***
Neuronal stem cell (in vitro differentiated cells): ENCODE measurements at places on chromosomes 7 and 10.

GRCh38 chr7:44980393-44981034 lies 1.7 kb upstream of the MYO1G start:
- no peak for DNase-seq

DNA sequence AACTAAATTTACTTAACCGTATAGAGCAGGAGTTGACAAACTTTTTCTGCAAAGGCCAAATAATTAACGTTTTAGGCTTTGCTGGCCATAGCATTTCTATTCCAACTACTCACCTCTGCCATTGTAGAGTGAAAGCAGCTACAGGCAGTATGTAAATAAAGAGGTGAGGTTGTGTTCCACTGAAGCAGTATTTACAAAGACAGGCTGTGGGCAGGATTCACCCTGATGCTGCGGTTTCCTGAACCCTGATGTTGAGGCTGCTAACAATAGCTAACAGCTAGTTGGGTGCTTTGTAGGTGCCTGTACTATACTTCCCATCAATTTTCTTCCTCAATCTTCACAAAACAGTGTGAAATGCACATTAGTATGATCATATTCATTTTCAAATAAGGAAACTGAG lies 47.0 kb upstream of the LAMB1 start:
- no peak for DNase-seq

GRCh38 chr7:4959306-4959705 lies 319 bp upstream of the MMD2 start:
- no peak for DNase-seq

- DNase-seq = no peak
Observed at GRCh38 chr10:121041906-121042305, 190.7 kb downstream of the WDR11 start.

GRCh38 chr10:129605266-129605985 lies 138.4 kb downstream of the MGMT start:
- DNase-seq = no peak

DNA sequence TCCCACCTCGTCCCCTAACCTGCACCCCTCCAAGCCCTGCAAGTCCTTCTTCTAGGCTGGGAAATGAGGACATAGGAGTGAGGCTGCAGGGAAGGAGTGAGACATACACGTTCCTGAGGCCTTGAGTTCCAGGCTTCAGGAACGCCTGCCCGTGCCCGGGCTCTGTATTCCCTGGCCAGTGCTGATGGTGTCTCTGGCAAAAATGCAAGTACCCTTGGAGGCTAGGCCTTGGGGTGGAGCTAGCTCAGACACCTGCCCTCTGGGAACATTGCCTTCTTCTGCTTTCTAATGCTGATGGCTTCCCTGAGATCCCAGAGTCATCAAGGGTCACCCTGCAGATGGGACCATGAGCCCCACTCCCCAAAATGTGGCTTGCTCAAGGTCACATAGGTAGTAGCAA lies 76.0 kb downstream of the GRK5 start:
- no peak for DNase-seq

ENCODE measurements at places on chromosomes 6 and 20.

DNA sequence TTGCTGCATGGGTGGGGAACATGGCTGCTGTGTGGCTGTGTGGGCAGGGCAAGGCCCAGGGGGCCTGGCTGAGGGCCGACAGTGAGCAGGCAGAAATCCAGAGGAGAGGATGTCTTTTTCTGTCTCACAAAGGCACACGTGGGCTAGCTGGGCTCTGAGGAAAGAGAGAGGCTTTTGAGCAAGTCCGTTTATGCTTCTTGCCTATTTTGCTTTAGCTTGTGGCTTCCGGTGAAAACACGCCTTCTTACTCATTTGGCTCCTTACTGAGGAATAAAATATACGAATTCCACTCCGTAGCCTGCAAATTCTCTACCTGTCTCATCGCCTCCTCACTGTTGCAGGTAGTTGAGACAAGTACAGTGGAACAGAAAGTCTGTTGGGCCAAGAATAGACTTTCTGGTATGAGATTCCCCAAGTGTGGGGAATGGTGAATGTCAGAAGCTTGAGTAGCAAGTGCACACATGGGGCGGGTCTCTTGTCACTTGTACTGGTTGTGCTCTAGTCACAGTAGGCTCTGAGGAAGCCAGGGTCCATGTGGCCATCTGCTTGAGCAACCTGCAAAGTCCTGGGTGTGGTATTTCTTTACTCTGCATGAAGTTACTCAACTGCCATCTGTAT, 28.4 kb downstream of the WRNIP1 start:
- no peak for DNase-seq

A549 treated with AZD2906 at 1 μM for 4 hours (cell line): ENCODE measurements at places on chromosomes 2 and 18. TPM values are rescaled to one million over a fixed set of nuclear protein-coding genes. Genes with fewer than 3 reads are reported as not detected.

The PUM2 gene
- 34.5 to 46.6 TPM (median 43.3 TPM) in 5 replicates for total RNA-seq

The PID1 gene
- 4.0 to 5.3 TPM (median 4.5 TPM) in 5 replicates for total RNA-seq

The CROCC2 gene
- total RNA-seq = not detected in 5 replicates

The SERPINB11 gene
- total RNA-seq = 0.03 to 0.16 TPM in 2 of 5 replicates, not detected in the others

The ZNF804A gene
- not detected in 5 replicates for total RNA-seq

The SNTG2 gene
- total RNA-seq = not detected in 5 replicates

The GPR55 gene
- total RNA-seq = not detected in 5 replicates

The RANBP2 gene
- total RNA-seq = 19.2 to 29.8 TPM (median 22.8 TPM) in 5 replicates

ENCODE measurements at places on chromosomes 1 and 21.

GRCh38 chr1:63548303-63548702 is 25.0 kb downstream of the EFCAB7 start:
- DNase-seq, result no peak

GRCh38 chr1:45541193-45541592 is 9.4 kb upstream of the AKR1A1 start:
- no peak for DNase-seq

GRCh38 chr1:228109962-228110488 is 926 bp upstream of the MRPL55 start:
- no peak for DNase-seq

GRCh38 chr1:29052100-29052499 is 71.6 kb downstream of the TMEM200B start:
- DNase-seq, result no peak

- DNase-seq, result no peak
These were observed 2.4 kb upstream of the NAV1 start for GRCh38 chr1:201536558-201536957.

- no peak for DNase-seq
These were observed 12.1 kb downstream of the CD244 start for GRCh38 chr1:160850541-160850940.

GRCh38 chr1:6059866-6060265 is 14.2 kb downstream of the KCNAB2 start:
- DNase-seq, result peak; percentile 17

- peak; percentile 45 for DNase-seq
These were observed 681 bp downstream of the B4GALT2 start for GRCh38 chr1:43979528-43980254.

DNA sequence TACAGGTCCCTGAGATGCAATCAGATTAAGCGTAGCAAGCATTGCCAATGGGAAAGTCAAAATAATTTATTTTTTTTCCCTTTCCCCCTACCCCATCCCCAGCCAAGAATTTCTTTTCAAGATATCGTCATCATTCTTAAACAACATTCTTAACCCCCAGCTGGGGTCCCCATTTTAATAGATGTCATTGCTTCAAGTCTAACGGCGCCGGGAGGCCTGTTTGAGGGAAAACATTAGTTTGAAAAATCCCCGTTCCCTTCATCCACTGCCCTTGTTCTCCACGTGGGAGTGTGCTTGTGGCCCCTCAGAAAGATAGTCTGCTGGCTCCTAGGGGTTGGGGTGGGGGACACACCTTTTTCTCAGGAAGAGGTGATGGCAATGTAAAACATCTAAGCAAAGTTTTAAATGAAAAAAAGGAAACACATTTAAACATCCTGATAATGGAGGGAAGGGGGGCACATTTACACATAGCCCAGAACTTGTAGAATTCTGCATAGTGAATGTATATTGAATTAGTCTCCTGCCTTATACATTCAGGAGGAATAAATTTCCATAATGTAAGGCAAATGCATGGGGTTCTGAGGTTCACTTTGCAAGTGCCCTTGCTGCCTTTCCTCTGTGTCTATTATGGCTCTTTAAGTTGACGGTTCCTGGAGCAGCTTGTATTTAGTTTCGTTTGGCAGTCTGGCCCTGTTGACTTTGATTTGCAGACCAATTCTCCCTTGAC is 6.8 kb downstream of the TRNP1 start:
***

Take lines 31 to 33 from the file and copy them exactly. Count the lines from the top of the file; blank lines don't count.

- total RNA-seq = not detected in 5 replicates

The RANBP2 gene
- total RNA-seq = 19.2 to 29.8 TPM (median 22.8 TPM) in 5 replicates